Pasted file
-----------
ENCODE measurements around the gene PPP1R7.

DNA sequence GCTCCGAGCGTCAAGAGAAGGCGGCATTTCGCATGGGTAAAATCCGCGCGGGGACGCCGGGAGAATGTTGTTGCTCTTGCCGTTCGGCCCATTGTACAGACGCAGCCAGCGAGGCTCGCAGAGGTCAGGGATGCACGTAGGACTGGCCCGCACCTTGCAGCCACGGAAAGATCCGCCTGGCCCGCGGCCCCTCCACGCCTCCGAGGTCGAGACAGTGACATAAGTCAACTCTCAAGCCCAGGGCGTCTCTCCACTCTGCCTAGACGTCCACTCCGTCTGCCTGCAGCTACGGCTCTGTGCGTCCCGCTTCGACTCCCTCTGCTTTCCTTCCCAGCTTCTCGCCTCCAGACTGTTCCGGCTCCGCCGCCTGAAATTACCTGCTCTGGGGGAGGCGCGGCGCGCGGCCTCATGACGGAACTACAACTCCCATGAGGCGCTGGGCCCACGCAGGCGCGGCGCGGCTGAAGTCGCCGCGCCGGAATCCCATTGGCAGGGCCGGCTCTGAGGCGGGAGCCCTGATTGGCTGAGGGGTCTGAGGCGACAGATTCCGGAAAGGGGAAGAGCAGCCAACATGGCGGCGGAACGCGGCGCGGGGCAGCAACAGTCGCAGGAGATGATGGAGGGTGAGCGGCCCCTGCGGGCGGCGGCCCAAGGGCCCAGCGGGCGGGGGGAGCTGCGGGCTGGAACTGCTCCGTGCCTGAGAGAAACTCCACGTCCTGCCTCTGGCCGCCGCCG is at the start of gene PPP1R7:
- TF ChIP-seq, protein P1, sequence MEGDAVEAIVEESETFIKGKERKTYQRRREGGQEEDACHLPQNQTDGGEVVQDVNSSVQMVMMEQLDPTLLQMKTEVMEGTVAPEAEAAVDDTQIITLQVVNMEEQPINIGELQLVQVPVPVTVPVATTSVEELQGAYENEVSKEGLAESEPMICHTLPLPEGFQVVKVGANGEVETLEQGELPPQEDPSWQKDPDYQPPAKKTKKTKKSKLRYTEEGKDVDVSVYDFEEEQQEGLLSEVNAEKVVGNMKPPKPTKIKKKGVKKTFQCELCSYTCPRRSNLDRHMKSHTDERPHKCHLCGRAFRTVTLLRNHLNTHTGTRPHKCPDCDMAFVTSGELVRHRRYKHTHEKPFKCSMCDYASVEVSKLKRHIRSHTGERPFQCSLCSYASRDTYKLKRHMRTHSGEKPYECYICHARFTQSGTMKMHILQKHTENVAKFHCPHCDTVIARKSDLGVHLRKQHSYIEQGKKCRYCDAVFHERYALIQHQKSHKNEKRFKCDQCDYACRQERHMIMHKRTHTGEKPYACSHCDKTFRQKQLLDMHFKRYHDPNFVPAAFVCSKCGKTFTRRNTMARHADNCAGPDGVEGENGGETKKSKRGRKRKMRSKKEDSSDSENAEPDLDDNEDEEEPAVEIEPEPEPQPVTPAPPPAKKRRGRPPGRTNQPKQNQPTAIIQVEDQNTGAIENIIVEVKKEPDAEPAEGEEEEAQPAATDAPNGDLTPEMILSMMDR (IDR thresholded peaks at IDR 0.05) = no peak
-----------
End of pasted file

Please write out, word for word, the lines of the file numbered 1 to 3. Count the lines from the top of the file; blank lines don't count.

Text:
ENCODE measurements around the gene PPP1R7.

DNA sequence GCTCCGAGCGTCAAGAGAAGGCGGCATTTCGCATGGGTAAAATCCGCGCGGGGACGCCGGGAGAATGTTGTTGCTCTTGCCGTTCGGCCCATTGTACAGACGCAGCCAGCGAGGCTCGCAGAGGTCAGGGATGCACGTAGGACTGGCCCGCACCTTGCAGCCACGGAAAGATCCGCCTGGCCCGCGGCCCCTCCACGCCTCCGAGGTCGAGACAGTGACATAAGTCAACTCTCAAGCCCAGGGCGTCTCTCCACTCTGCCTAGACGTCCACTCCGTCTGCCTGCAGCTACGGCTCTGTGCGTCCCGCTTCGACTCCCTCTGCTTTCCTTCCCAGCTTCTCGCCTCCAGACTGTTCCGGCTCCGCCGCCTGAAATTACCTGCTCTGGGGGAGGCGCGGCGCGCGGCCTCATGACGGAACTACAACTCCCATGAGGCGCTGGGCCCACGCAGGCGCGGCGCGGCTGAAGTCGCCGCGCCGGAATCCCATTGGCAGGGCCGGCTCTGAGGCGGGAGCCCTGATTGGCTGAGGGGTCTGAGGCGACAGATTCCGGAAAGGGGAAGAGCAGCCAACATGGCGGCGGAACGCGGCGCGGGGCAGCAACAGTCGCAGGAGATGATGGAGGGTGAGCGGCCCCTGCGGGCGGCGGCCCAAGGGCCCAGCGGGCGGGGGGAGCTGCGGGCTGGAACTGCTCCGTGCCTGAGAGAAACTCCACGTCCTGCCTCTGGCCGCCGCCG is at the start of gene PPP1R7:
- TF ChIP-seq, protein P1, sequence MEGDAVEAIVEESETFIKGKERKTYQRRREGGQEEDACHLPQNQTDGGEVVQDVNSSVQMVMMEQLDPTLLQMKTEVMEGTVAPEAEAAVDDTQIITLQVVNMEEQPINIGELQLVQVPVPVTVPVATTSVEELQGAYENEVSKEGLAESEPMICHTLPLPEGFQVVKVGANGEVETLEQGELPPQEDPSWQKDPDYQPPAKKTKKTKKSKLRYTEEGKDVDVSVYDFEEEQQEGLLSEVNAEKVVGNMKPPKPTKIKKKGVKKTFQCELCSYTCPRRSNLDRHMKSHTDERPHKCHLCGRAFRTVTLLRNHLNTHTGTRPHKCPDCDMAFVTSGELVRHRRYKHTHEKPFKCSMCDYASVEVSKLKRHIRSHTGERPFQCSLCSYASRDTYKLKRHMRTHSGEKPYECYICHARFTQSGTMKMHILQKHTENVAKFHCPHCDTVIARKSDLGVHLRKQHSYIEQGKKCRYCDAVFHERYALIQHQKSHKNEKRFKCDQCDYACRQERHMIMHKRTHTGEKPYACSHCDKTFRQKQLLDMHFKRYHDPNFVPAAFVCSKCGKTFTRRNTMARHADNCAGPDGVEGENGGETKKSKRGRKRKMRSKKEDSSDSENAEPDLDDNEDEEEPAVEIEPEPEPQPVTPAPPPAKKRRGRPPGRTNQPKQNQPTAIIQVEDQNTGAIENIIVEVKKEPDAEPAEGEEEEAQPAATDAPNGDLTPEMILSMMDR (IDR thresholded peaks at IDR 0.05) = no peak